He was so full of thanksgiving and praise for everything, and though very weak in body, "he was strong in faith, giving glory to God" continually. He was not unmindful of the many kindnesses shown him by the many dear friends who were bringing things to the door. Feeling so unworthy of the least of all His mercies, he besought the Lord's richest blessing on every one who so lavishly ministered unto his temporal needs.

"Consider the outcome of their way of life, and imitate their faith." This is the purpose of this piece and there is much before me, nevertheless, it is hard for me, but I trust I may be enabled to write to His praise, for I well know my dear husband desired none for himself. His was the spirit of the apostle, "What do you have, that you did not receive?" Several months before the end, I saw he was failing and it worried me very much. Each time I made a reference to it he would always say, "It's old age, my dear. Thank the Lord it is so. I am thankful I am so near the end, and not just beginning life. I am heartily sorry for the young men of today who are just starting out. It will be terribly hard for those who are conscientious. The times are so dark and will get much darker for them, but the Lord will keep His own."

Many times he appeared so weary and exhausted as he was losing his energy, that I would press him to rest and he would be better able to do his work. To which he would ever reply, "We must work while it is day. The night comes when no man can work. I desire to be found at my post when the call comes." He would not stop except for the short intervals he was accustomed to go out each morning, which he continued until three weeks before his death.

He never ceased to praise the Lord for bringing us to the Island of Lewis, and for placing us in the home in which it has been our happy privilege to reside for twelve years. In the peace and quietness here in Lewis, he pursued and enjoyed his studies away from the maddening crowds of the cities. More than once he told me that he had no desire whatever to be anywhere else and never expected to leave until the Lord took him to glory.

One night in May, he had a seizure which lasted several minutes. After it passed, he said, "I shall soon be home in glory. I cannot go soon enough! 'Bless the Lord, O my soul, and all that is within me bless His holy name.' I am so happy I feel like singing through that psalm."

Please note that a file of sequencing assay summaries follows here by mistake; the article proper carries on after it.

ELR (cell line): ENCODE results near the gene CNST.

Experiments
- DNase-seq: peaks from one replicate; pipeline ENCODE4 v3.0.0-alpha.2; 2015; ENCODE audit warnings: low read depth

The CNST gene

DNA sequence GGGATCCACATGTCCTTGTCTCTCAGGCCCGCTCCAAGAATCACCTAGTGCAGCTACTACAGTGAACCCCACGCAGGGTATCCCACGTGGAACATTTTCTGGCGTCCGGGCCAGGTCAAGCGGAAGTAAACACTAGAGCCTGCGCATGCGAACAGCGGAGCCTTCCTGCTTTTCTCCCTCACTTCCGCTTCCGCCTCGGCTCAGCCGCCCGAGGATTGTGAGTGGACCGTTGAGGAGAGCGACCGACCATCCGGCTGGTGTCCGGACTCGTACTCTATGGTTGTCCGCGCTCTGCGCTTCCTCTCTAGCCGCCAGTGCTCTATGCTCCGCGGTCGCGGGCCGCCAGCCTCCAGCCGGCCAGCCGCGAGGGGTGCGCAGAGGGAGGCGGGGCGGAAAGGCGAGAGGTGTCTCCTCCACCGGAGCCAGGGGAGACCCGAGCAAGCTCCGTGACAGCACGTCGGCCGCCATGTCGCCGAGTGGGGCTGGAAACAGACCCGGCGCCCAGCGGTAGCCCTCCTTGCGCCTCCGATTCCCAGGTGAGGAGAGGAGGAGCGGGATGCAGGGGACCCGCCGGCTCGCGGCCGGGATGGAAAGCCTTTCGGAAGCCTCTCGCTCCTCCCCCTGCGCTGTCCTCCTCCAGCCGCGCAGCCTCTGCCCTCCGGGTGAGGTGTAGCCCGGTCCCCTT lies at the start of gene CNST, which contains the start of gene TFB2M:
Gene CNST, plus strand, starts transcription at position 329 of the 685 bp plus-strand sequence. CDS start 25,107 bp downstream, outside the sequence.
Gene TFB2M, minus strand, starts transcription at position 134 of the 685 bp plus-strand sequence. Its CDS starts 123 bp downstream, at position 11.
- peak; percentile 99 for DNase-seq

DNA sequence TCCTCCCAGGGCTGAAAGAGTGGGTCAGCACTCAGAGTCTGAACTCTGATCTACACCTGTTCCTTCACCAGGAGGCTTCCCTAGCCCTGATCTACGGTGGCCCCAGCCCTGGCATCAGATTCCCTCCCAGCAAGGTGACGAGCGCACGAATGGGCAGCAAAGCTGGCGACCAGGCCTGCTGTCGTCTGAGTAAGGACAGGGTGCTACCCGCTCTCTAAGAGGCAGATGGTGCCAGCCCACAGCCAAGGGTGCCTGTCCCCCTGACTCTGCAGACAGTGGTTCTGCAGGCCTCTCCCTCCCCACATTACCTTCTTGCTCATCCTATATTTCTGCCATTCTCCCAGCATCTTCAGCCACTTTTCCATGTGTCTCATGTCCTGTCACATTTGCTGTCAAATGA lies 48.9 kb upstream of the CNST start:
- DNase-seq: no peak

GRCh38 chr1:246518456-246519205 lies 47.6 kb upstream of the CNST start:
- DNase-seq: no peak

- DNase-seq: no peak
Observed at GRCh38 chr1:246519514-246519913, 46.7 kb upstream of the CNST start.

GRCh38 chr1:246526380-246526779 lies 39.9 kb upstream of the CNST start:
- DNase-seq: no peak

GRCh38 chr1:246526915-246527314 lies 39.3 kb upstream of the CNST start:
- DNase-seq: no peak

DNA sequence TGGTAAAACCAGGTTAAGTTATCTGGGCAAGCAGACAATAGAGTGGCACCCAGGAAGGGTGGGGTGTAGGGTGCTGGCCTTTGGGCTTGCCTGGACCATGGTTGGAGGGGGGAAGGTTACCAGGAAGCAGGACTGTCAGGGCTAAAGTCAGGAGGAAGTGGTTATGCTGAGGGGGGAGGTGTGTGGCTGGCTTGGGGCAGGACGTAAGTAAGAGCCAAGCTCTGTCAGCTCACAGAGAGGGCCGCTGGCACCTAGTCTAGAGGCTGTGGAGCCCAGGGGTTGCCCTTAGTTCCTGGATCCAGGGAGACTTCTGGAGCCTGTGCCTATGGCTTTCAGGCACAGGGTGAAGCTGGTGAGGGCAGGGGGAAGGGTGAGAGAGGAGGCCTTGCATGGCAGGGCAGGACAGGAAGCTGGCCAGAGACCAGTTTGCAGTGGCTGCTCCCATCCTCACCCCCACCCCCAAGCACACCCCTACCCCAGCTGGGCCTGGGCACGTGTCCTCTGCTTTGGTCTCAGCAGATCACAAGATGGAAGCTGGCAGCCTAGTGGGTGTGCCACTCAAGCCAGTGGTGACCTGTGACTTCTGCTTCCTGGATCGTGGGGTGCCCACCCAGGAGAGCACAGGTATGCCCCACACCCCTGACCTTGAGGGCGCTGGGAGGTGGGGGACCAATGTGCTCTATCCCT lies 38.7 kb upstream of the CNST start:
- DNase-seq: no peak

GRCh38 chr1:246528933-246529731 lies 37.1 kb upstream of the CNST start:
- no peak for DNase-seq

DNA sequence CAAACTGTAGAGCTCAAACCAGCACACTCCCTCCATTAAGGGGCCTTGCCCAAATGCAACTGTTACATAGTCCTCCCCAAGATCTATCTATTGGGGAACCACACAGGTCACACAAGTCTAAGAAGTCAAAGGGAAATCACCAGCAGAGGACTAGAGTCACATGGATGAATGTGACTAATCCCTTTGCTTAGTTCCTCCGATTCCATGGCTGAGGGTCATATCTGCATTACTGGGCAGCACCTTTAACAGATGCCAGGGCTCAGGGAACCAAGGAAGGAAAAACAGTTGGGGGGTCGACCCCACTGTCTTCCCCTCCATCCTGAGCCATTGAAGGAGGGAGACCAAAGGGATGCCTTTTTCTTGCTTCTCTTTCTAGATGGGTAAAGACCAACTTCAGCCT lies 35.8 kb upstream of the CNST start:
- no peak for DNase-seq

He observed I was weeping, and asked, "My dear, why do you weep? You should be rejoicing that I shall soon be home." I told him I was weeping for myself at being left behind. I knew it was good for him, but I dreaded the separation. He gently said, "The Lord has been so wondrously good to us all these years and brought us safely through until now. He will not desert you in your hour of greatest need. Only trust Him with all your heart. He will not fail you."

After that night, he was making plans and getting all things in order for his departure, as if he was going on a long journey, and he would be telling me what to do. Among other things, he wanted me to publish in Studies in the Scriptures all the material he was leaving with me before closing down the magazine. As he saw his time was short, he applied himself more strenuously to composing articles so as to leave as much as he could and to complete as nearly as possible some series he was working on. "The Lord is good, and does good" was daily on his lips. He rested as few have on the sovereignty of God and seemed to be completely resigned to His will for him to such an extent that he said many times, "Let Him do with me as seems Him good." Once when we were speaking of the past and present dealings of the Lord in our pilgrim journey, he said, "He has done all things well. All things, my dear, not some things."